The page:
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Ann Rheum Dis 63:759-766 doi:10.1136/ard.2003.015925
  • Review

Time dependent risk of gastrointestinal complications induced by non-steroidal anti-inflammatory drug use: a consensus statement using a meta-analytic approach

  1. F Richy1,
  2. O Bruyere1,
  3. O Ethgen1,
  4. V Rabenda1,
  5. G Bouvenot2,
  6. M Audran3,
  7. G Herrero-Beaumont4,
  8. A Moore5,
  9. R Eliakim6,
  10. M Haim7,
  11. J-Y Reginster1,
  12. on behalf of the WHO Collaborating Centre for Public Health Aspects of Osteoarticular Disorders, Liège, Belgium
  1. 1Department of Public Health, Epidemiology and Health Economics, University of Liège; WHO Collaborating Centre for Public Health Aspects of Osteoarticular Disorders, Liège, Belgium
  2. 2Department of Internal Medicine and Therapeutics, Centre Hospitalier Régional et Universitaire de Marseille, Hôpital Ste-Marguerite, Marseille, France
  3. 3Department of Rheumatology, CHRU Faculté d’Angers, Angers, France
  4. 4Department of Rheumatology, Madrid, Spain
  5. 5Pain Research, The Churchill, Oxford, UK
  6. 6Department of Gastroenterology, Rambam Medical Centre Haifa, Israel
  7. 7Merck & Co, Paris, France
  1. Correspondence to:
    Dr F Richy
    Santé Publique, Epidémiologie et Economie de la Santé, CHU, Bât B23, B-4000 Sart-Tilman, Belgium, Europe; florent.richyulg.ac.be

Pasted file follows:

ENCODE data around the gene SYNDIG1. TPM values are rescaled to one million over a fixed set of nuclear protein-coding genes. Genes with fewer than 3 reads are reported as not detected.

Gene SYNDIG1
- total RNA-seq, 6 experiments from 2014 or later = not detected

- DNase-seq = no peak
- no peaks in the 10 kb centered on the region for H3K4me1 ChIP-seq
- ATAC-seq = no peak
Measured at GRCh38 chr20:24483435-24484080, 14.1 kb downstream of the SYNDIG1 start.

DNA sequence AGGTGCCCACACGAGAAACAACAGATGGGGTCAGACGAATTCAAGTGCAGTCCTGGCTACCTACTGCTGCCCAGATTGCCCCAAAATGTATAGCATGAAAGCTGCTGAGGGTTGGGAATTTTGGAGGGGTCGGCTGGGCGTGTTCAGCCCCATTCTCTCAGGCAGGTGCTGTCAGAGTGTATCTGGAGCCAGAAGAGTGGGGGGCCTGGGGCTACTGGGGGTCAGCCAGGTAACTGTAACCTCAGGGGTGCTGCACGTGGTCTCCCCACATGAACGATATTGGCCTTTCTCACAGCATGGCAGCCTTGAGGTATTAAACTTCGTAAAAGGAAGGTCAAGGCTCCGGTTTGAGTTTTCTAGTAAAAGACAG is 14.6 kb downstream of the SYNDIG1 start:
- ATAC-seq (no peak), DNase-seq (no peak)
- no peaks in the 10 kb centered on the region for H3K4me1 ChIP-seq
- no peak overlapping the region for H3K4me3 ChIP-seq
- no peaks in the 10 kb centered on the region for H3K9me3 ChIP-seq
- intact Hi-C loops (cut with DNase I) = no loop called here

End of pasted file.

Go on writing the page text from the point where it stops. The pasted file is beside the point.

• Accepted 9 January 2004

Abstract

Objectives: To provide an updated document assessing the global, NSAID-specific, and time dependent risk of gastrointestinal (GI) complications through meta-analyses of high quality studies.

Methods: An exhaustive systematic search was performed. Inclusion criteria were: RCT or controlled study, duration of 5 days at least, inactive control, assessment of minor or major NSAID adverse effects, publication range January 1985 to January 2003. The publications retrieved were assessed during a specifically dedicated WHO meeting including leading experts in all related fields. Statistics were performed conservatively. Meta-regression was performed by regressing NSAID adjusted estimates against study duration categories.

Results: Among RCT data, indolic derivates provided a significantly higher risk of GI complications related to NSAID use than for non-users: RR = 2.25 (1.00; 5.08) than did other compounds: naproxen: RR = 1.83 (1.25; 2.68); diclofenac: RR = 1.73 (1.21; 2.46); piroxicam: RR = 1.66 (1.14; 2.44); tenoxicam: RR = 1.43 (0.40; 5.14); meloxicam: RR = 1.24 (0.98; 1.56), and ibuprofen: RR = 1.19 (0.93; 1.54). Indometacin users had a maximum relative risk for complication at 14 days. The other compounds presented a better profile, with a maximum risk at 50 days. Significant additional risk factors included age, dose, and underlying disease. The controlled cohort studies provided higher estimates: RR =  2.22 (1.7; 2.9). Publication bias testing was significant, towards a selective publication of deleterious effects of NSAIDs from small sized studies.

Conclusion: This meta-analysis characterised the “compound” and “time” aspects of the GI toxicity of non-selective NSAIDs. The risk/benefit ratio of such compounds should thus be carefully and individually evaluated at the start of long term treatment.

Footnotes